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Controversial provisions of the USA Patriot Act were the topic of hot debate last week, with President Bush calling for their renewal in his weekly radio address and in stump speeches in Pennsylvania and New York. Amidst growing concerns over the sweeping surveillance and detention provisions in the act, El Paso yesterday became the 299th city in the country to adopt a resolution opposing it. Newspaper editorial boards across America are voicing their concern about the act and worrying about the consequences of stripping away American’s basic civil liberties.

Jackson, Miss. – The Clarion-Ledger
April 21, 2004

"Ashcroft and Bush are basically saying ‘trust us’ when it comes to spying on Americans, collecting information and deciding who will be targeted. But, since when was it the intention of the Founders, or even wise, to trust government?

The ‘Patriot’ Act is downright un-American."

Detroit, Mich. – The Detroit News
April 21, 2004

"There are some good things in the controversial Patriot Act, things that do make the country less vulnerable to terrorist attacks. But other elements of the act trample on civil liberties and lack adequate oversight, and should be reconsidered at a much more deliberate pace. Fixes should be made to better balance the needs of the government to root out terrorists against the desire to protect the constitutional rights of individuals."

Honolulu, Hawaii – Honolulu Star-Bulletin
April 15, 2004

"[S]hortcomings in the FBI’s effort to protect the country from terrorist attacks had nothing to do with the lack of government authority that the Patriot Act was intended to correct. The Patriot Act was enacted in haste brought about by the Sept. 11 attacks. It should be scrutinized thoroughly before any of its provisions are extended beyond next year."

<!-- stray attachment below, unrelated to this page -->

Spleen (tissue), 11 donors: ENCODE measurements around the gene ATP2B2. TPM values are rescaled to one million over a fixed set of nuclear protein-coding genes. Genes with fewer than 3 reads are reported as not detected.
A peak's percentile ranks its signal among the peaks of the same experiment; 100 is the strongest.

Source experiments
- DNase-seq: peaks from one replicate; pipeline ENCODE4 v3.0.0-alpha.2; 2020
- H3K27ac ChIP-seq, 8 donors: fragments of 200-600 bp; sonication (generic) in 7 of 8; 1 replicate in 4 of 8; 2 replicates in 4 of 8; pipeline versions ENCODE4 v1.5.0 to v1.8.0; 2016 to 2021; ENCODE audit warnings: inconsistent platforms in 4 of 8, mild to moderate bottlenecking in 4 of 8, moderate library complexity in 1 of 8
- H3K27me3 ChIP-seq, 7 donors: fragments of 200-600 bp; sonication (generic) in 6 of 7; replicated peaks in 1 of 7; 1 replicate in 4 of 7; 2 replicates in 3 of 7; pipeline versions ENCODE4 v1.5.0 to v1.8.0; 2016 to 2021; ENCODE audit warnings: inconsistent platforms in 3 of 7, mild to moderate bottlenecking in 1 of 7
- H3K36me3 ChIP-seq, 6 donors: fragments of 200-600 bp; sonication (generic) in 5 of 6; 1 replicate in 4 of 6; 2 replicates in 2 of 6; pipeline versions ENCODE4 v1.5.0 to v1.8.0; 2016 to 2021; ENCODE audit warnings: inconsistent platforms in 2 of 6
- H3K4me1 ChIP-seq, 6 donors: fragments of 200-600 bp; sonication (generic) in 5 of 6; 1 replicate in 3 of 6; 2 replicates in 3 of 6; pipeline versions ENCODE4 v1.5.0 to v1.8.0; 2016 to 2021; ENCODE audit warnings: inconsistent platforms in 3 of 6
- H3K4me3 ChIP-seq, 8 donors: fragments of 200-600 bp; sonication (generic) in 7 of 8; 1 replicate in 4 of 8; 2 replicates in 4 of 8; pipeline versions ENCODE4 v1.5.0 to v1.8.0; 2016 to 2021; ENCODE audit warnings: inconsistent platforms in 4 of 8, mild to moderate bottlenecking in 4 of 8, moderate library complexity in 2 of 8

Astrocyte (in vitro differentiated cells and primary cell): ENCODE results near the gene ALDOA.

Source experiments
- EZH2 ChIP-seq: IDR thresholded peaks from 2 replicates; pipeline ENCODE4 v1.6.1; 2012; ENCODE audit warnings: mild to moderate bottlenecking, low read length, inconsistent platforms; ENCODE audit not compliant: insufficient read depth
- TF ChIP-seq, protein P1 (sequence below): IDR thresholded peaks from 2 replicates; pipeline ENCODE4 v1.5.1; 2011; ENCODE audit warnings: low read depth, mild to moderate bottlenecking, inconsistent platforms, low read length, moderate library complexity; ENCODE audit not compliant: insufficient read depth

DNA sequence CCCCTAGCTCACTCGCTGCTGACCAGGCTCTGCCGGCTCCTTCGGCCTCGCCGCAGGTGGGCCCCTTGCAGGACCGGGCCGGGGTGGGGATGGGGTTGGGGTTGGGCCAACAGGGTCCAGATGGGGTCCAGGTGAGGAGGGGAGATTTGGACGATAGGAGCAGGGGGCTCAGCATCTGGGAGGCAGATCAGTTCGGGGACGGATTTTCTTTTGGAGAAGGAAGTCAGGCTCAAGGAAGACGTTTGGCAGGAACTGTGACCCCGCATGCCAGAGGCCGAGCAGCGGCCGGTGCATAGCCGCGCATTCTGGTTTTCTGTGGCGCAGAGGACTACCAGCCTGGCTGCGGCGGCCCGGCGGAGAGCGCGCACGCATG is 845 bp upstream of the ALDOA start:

Saint Louis, Mo. – Saint-Louis Post Dispatch
April 21, 2004

"The authors of the Constitution and our other founding fathers agonized over the Bill of Rights … They were designed simply to ensure Congress could not easily pass laws to take them away. Our precious liberties are the envy of the world. Should they be so freely given away, so cheerfully surrendered? … The terrorists who attacked the World Trade Center and the Pentagon hated America and all it stands for. It was a horrible and horrifying event. Wouldn’t it be tragic if the freedom they so hated was destroyed because of their evil actions?"

Missoula, Mont. – The Missoulian
April 21, 2004

"On the campaign trail this week, President Bush reiterated his insistence that the Patriot Act is essential to America’s security. The only evidence of this assertion is the so-called Lackawanna Six, the half-dozen Yemeni-Americans from upstate New York who pleaded guilty to charges stemming from their attending an al-Qaida training camp in Afghanistan. We don’t have much sympathy for those men, who contend they meant no harm to America. But not even the government suggests they were involved in any kind of plot to attack America."

Albany, N.Y. – The Times-Union
April 21, 2004

"[T]here is the matter of growing skepticism about Mr. Ashcroft’s credibility. His eagerness to twist the truth was on ugly display last week as he attempted to discredit a member of the independent commission investigating the Sept. 11 attacks. One has to wonder if his claims that the Patriot Act must be extended and strengthened might be exaggerated."

Reno, Nev. – Reno Gazette-Journal
April 21, 2004 – Letter to the Editor

"By submitting to the Patriot Act, we are being asked to allow greater scrutiny of our privacy to fight an enemy that the administration itself says cannot win. I feel that even if this increased scrutiny makes us safer (I have my doubts it does), it is not worth it or in line with the principles that founded this country."

Albuquerque, N.M. – Albuquerque Tribune
April 13, 2004

"Shortly after 9-11, I listened to [New Mexico U.S. attorney, David] Iglesias debate about the Patriot Act. When asked about the enforcement of some of its provisions, his reply was to ‘just trust us.’ With all sorts of mandatory minimum sentences being used to bludgeon accused people to relinquish the very thing I thought our brave soldiers around the world are fighting and dying for, I can’t.

To ‘just trust’ federal prosecutors – with a blind eye to the Constitution – frightens me."

 

 

 

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